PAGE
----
Millwork Touch-up and Repair

A visitor seeks advice on how to get training in the fine art of fixing faults. February 26, 2005

Does anyone have suggestions on the best way of learning the art of millwork touchup? I employ great finish carpenters to do installs of high-end pre-finished materials, but always hire a local finish guy to do a final once-over of the project just before turnover. We are a traveling installation company and would rather have someone in-house for that particular aspect of the job. Do you know of any finishing schools or classes I might enroll a couple of guys in?

Forum Responses
(Finishing Forum)
From contributor D:
Dakota County Tech College in Minnesota might have a class designed for what you are looking for. If you have a supplier of Konig Touch-up Products in your area, they have a couple of videos available.

From contributor B:
Go to for the classes mentioned above.

From contributor S:
For touchup classes, you should send someone to the Mohawk workshops. They do not need the workshop on leather repair. Contact for details.

Then, that same person should attend a Konig workshop. These are often given at Piano Technicians Guild conventions. Contact for details.

No offense to Dakota County Technical College, but a touchup person does not need a full-blown refinishing course. He needs to learn burn-ins (the Mohawk method and the Konig method, and these methods differ greatly in tools, materials and procedures), proper uses of putty sticks, proper uses of Bondo-type materials and/or epoxy putty sticks, how to fix crush marks, how to spot color, how to in-paint, finger color, use graining pencils, use PrismaColor pencils, spot spraying, sheen adjustments, etc.

In addition to learning how to approach each type of repair and each type of area needing to be addressed, that person must learn the full gamut of Mohawk products as well as Konig products. Only that way can a questionable defect be assessed and a repair course plotted.

Just be aware that the touchup supply companies teach methods using a flat sample of wood, while in the real world the damages and defects are done to curves, shapes, corners and sometimes flat locations.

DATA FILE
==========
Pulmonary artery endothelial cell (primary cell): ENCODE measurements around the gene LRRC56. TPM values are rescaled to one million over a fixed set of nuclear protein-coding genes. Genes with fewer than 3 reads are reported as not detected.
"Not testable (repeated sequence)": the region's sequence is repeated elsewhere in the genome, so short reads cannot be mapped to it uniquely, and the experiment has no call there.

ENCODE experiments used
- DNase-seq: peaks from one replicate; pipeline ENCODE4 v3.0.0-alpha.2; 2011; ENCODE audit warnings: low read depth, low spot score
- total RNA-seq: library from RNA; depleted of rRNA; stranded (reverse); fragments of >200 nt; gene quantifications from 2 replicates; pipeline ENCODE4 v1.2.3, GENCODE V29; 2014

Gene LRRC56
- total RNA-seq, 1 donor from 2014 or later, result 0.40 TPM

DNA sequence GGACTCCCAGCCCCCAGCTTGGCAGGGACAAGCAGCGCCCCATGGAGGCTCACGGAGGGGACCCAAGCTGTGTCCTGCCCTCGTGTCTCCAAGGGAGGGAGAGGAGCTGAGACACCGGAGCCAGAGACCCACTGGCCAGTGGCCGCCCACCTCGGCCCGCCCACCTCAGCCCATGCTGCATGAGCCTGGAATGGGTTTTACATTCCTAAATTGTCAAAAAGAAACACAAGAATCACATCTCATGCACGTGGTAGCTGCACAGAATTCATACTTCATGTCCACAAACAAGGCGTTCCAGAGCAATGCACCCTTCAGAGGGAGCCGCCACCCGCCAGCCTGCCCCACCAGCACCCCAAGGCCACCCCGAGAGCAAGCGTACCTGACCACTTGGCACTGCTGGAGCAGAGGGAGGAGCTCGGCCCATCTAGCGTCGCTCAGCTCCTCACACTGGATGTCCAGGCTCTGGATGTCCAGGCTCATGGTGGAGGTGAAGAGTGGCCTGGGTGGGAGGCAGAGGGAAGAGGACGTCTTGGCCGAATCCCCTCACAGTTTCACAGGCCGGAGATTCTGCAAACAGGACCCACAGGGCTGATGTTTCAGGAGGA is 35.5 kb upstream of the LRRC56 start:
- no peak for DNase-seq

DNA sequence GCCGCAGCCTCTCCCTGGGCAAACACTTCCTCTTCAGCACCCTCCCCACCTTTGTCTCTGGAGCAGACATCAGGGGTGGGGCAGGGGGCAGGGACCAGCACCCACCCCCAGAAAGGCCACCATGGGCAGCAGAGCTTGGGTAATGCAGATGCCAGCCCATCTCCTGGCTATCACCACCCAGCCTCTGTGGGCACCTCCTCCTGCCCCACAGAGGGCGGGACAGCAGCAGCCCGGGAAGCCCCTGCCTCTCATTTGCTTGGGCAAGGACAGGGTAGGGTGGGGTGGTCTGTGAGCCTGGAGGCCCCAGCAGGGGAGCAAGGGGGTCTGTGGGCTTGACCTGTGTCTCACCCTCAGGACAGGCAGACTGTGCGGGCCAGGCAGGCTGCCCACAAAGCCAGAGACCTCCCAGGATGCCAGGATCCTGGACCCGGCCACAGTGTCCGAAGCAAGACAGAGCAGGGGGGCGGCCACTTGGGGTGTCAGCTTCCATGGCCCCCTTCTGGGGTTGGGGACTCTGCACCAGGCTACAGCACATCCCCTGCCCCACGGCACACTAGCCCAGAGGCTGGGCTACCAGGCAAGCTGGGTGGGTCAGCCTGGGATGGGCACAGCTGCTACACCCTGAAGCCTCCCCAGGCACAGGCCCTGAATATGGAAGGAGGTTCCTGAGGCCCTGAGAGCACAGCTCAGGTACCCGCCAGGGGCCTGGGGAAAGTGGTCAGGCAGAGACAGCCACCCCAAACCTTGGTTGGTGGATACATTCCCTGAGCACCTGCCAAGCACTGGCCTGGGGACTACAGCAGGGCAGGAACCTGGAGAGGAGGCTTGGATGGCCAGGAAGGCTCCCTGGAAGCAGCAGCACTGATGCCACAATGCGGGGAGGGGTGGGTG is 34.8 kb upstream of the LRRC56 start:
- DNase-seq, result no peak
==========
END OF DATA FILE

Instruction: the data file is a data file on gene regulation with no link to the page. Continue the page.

From the original questioner:
Thanks for your input! I checked out the sites you recommended and found them all to be very helpful. Will no doubt enroll a couple of my guys in the upcoming workshops for Mohawk and Konig. This will definitely benefit my company to better serve the client. It will allow me to consistently provide a great finished product with a well-informed professional staff without having to rely on someone I'm not familiar with. I won't have to check references, or have them fit me into their schedule.

From contributor S:
Until your people do their workshops, you should be contacting the Furniture Repair Hotline to arrange for the touchups. Repair firms who are registered with the Hotline all have liability insurance. It costs you nothing to have them refer a technician to you.

That's one thing. Another is that at some point your touchup people ought to be reading this message board and posting questions here. My opinion is that every single touchup, every single defect and every single damage is unique. The only constants are how we technicians adapt our tools, materials and techniques to each repair. One guy may use wax crayon, another may use putty, another may use bondo, another may use either the wax burn-in sticks or the hard resin burn-in sticks. These are just methods of filling. Then there is how each of us might go about leveling that fill flush with the surface or shaping that fill to repair a once-crisp edge or corner. And so on.

From contributor D:
You all are right. The reason I mentioned DCTC is that I took one block of the classes offered. I didn't take the full blown program. I think a person is able to only take what he or she needs. At least that is how it worked for me. I would contact DCTC and talk to Mitch to see if he has any specialized training or blocks of classes that your guys can attend. I know it helped me in color matching, which is the portion of the course I took.

From contributor R:
I'm with the above post. Once you have attended the Mohawk and Konig classes, you have just gotten the very basics of touchup skills. Both of those classes are good, but only deal with their own products. The real world is very much different and many other methods are required using the materials that your products are finished with. Posting on boards like this one are good ways to get insights into different techniques. Also, if you hire a quality touch-up man, send your guys with him or her to help. The on-job experience is the best teacher.